Jesse E. Moorland

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Jesse Edward Moorland (September 10, 1863 – April 30, 1940) was an American minister, community executive, civic leader and book collector.

Born in Coldwater, Ohio, he was the only child of a farming family. Moorland attended Northwestern Normal University in Ada, Ohio. Then he moved to Washington D. C., where he attended the Theological department of Howard University and earned his master's degree in 1891. He was ordained a Congressional minister. That same year he was hired as secretary of the Washington D.C. branch of the YMCA.

Moorland devoted himself to black social organizations, such as the National Afro-American League in the 1890s,[1] and later the National Health Circle for Colored People, as important for building community strength. In 1914, Kelly Miller, a leading African-American intellectual, persuaded Moorland to donate his large private library on blacks in Africa and in the United States as the foundation for a proposed "Negro-Americana Museum and Library" at Howard University. This collection formed the foundation of the Moorland–Spingarn Research Center.[2][3]

In 1885 in Ohio Moorland married Lucy C Woodson, who was a granddaughter of Thomas and Jemima Woodson.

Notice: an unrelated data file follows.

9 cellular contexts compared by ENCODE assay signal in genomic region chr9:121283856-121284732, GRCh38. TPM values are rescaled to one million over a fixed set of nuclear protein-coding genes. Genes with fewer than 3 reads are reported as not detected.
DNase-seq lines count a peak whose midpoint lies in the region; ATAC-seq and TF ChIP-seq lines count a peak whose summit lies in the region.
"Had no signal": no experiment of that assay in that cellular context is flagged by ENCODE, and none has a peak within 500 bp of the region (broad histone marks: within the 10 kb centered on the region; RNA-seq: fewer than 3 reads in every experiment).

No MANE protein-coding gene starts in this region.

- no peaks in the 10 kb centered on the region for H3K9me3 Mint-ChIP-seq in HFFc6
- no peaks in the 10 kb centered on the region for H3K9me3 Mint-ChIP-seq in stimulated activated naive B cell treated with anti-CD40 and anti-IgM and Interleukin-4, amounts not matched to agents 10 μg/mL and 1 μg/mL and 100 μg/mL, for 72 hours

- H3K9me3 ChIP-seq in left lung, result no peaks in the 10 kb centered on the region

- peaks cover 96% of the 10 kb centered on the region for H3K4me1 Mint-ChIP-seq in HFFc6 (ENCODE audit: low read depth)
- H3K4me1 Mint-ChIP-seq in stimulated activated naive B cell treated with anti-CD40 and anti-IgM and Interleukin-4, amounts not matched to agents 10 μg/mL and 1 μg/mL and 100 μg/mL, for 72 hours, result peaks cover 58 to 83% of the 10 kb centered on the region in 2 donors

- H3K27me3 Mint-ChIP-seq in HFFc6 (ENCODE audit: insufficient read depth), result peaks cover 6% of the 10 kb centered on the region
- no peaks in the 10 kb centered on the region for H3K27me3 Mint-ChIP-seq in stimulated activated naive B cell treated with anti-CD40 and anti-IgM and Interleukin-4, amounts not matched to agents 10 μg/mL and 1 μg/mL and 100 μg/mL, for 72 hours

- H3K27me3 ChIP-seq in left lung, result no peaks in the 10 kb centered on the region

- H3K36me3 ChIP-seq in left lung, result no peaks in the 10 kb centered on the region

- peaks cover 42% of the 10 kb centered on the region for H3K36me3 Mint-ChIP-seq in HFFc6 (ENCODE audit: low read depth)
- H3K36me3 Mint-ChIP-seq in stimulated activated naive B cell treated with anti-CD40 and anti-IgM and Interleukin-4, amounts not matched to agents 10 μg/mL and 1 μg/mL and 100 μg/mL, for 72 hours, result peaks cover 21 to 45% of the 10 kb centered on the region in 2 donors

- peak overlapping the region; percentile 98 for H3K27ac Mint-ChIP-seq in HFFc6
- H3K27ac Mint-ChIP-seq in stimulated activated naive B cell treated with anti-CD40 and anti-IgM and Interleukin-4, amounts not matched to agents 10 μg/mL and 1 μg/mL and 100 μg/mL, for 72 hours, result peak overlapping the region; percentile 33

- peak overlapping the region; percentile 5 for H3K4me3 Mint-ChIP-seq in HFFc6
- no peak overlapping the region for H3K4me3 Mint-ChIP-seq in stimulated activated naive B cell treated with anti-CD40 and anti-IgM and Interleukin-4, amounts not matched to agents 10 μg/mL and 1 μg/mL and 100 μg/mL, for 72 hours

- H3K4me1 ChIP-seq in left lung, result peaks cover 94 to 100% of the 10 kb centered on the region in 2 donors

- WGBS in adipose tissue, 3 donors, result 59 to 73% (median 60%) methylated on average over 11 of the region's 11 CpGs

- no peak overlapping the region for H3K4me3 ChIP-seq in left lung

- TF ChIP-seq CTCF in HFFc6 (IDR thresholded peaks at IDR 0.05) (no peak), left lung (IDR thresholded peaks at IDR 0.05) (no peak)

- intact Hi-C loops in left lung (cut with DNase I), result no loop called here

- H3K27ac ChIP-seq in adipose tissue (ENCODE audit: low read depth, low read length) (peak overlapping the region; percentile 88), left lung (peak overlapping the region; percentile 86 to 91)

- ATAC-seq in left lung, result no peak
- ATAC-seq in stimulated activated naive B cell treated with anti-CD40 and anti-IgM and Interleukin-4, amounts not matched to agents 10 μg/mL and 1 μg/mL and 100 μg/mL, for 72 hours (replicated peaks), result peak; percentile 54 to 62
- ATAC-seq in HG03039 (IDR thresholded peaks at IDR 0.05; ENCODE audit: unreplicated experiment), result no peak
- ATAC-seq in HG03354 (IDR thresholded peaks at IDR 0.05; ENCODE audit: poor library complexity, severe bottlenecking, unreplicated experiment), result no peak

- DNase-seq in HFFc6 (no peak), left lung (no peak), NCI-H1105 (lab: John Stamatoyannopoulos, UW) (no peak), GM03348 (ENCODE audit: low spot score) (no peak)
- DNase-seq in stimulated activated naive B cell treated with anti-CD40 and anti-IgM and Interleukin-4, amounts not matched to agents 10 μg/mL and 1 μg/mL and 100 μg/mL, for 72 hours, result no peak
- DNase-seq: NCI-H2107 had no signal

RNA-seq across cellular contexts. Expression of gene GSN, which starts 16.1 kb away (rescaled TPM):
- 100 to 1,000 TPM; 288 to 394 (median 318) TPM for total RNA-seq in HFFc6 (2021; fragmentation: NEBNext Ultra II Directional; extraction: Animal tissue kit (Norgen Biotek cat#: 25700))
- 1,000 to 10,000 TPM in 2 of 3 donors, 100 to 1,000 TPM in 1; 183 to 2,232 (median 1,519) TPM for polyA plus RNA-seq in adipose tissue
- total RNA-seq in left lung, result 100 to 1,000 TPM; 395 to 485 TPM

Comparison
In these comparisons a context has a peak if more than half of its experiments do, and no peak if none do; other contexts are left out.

Moorland was a member of Alpha Phi Alpha fraternity.

Jesse Moorland died in New York City at the age of 76.[4]

He co-founded the Association for the Study of Negro Life and History (ASNLH) with Carter G. Woodson in 1915.[5]

References[edit]

  1. ^ Sinnette, Elinor Des Verney. Arthur Alfonso Schomburg, black bibliophile & collector: a biography. Wayne State University Press, 1989. p57
  2. ^ "Jesse Moorland, biography". The State University of New York at Buffalo. Archived from the original on 27 September 2007. Retrieved 13 December 2010.
  3. ^ "Kelly Miller, biography". African American Registry. Retrieved 13 December 2010.
  4. ^ Burlingam, Dwight (2004). Philanthropy in America: A Comprehensive Historical Encyclopedia ABC-CLIO. pp. 319–320. ISBN 1-57607-860-4.
  5. ^ "Black History Month: The little-known backstory". 30 January 2020.

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